The Relationship between Aerobic Fitness and Bone Health in College-Aged Women


1Masteller, B., 2Dixon, C.B., FACSM, 1Rawson, E.S., FACSM, 1Andreacci, J.L., FACSM. 1Bloomsburg University, Bloomsburg, PA, 2Lock Haven University, Lock Haven, PA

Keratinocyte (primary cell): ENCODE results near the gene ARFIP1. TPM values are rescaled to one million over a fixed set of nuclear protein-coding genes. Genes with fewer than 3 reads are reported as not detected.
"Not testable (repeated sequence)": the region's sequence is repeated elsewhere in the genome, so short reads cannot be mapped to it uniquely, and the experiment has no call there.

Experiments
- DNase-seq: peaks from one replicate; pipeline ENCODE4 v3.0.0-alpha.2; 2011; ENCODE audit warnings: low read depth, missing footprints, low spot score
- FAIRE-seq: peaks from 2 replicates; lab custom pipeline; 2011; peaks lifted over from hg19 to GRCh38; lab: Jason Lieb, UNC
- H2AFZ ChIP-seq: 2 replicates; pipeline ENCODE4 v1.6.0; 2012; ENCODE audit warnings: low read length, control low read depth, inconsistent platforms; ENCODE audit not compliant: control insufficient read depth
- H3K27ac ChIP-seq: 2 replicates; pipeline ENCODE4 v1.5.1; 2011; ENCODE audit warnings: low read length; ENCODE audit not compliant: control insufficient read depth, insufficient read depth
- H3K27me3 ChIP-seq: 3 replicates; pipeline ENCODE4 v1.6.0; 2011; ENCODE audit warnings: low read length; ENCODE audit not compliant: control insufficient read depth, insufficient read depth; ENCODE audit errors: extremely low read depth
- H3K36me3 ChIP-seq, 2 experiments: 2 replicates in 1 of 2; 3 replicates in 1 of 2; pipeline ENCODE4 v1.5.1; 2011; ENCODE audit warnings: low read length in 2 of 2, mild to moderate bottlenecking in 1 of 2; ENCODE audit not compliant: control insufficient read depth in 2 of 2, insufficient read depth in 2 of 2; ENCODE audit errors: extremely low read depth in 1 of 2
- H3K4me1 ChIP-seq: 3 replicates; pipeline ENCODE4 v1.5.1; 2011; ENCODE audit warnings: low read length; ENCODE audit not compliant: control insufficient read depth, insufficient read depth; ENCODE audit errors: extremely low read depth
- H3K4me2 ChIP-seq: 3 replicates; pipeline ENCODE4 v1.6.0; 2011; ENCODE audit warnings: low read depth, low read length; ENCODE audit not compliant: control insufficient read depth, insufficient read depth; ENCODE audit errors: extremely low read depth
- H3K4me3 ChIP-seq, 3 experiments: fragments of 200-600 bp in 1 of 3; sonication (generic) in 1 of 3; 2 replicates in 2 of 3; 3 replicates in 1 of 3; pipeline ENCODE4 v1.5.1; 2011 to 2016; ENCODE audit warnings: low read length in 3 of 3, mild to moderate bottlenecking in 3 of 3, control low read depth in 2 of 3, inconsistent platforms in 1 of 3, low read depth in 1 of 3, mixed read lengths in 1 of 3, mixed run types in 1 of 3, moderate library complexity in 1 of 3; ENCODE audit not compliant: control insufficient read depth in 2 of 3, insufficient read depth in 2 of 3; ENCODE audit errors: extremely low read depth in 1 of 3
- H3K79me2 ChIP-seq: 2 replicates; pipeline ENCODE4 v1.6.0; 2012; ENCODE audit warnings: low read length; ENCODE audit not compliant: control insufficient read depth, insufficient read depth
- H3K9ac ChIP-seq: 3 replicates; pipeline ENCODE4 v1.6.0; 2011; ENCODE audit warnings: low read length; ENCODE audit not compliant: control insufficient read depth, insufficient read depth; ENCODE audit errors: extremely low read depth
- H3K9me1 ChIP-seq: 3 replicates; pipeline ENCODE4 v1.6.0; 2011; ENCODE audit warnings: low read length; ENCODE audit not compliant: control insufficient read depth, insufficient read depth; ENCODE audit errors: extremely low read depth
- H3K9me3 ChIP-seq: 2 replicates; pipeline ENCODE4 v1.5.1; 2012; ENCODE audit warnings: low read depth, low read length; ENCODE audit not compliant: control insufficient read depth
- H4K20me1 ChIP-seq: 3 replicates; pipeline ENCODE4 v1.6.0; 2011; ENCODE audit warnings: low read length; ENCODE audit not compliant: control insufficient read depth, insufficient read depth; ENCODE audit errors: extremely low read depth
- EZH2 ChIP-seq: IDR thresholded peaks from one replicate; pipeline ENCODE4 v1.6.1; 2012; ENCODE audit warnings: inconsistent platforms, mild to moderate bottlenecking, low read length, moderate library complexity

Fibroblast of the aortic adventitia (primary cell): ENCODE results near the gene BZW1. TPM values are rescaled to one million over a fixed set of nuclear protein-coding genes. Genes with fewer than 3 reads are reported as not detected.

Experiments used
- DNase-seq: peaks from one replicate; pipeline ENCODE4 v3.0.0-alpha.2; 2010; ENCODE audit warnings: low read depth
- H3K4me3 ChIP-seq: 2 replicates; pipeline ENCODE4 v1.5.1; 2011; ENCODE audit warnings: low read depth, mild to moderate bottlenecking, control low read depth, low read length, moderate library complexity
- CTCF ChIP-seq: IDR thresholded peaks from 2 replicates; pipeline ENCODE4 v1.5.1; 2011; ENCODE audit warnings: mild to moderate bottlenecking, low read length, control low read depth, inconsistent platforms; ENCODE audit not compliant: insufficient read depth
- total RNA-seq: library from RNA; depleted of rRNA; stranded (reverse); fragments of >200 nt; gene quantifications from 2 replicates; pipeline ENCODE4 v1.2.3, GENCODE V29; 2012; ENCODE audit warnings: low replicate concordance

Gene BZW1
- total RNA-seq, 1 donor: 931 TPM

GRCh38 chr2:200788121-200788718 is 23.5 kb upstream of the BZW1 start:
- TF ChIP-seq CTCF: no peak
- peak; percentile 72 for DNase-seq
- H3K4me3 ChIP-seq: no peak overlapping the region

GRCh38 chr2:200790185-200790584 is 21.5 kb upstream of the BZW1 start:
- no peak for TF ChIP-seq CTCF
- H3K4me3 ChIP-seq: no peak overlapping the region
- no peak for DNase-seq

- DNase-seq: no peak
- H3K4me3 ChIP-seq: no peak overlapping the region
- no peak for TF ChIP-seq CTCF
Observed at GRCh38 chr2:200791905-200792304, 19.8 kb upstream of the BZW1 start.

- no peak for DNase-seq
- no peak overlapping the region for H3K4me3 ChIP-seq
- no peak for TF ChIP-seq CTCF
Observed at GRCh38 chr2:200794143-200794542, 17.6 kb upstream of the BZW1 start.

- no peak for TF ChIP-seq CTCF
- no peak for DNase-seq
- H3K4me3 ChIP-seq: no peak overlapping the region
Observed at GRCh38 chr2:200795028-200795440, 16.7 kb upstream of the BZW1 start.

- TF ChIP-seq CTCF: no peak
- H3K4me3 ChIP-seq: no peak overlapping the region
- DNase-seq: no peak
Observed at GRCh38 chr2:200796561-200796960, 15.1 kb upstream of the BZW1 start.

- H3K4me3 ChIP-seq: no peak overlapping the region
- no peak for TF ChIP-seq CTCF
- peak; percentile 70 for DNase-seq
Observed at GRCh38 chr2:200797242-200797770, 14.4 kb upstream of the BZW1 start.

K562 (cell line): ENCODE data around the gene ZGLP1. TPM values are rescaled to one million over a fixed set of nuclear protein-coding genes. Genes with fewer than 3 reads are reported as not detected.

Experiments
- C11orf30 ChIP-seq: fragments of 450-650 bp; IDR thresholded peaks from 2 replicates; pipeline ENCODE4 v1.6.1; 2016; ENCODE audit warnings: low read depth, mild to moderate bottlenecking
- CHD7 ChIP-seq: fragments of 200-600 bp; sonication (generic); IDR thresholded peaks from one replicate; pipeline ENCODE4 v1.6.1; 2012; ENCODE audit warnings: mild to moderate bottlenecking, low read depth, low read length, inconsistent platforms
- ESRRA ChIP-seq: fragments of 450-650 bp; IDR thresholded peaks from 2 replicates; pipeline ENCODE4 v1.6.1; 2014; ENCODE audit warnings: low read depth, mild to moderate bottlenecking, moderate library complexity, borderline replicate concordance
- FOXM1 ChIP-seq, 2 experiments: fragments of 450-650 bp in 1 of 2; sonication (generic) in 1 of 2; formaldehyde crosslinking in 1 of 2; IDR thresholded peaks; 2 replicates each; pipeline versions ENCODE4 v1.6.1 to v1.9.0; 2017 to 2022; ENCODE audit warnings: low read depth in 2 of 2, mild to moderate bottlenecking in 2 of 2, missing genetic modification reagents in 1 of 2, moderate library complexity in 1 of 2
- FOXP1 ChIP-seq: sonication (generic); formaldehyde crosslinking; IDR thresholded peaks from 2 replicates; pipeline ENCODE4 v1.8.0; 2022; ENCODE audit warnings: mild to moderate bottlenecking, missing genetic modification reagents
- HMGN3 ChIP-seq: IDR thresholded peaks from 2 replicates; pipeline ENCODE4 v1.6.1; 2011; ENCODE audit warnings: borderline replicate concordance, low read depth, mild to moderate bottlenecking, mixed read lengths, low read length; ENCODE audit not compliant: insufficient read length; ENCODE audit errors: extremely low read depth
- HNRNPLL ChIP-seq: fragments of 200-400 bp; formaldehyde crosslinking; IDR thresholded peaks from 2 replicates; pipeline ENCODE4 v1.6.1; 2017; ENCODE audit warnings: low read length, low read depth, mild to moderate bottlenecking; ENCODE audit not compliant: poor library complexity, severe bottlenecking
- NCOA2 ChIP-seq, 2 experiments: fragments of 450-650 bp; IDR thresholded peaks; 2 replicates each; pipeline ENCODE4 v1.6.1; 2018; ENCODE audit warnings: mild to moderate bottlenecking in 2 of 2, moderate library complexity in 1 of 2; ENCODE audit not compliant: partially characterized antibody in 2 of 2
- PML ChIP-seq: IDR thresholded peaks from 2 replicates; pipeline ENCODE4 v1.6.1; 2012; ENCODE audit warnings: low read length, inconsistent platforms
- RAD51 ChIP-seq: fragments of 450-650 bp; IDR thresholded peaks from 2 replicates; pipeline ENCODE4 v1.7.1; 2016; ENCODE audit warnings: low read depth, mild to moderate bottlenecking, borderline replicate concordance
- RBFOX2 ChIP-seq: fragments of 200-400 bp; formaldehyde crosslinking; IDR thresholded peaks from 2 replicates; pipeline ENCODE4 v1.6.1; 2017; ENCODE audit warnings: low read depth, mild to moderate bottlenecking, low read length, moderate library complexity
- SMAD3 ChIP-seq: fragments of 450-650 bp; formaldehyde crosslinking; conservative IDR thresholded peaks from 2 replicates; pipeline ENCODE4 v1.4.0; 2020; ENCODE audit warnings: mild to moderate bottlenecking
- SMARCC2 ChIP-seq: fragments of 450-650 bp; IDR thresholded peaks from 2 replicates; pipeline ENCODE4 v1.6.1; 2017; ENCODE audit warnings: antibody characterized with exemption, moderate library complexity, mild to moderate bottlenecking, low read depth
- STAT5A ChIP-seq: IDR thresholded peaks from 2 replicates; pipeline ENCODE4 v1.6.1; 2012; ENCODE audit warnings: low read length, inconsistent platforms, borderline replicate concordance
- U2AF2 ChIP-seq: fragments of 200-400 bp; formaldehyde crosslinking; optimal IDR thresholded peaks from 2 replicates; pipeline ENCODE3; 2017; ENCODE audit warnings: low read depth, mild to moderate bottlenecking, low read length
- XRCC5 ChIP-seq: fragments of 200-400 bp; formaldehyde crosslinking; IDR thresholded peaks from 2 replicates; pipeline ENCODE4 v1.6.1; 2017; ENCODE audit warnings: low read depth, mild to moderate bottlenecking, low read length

Purpose: To examine the relationship between body composition, cardiovascular fitness and bone mineral content (BMC) in college-aged women. Methods: Thirty-nine women (age = 21.5 ± 2.2 years; body mass index = 23.0 ± 3.4 kg/m2) reported for testing on two occasions separated by 48 hrs: (1) body composition assessment via dual-energy X-ray absorptiometry (DXA); and (2) a maximal oxygen consumption (VO2max) test performed on a motorized treadmill. Results: Of the 39 subjects tested, 34 achieved VO2max according to standardized criteria and included in data analysis. Statistical analyses revealed no relation between VO2max and BMC (r = 0.185, p = 0.294). As expected, a positive correlation was observed between body mass and BMC (r = 0.825, p < 0.001). Although both significant, absolute fat mass (r = 0.660, p < 0.001) was more strongly correlated to BMC than was percent body fat (r = 0.527, p = 0.001). Interestingly, no association between fat free mass and BMC was observed in this study (r = 0.291, p = 0.095). Conclusion: The results of this study indicate a positive relationship between body mass, and more specifically fat mass, and BMC. However, no relationship was observed between fat free mass and VO2max on BMC.

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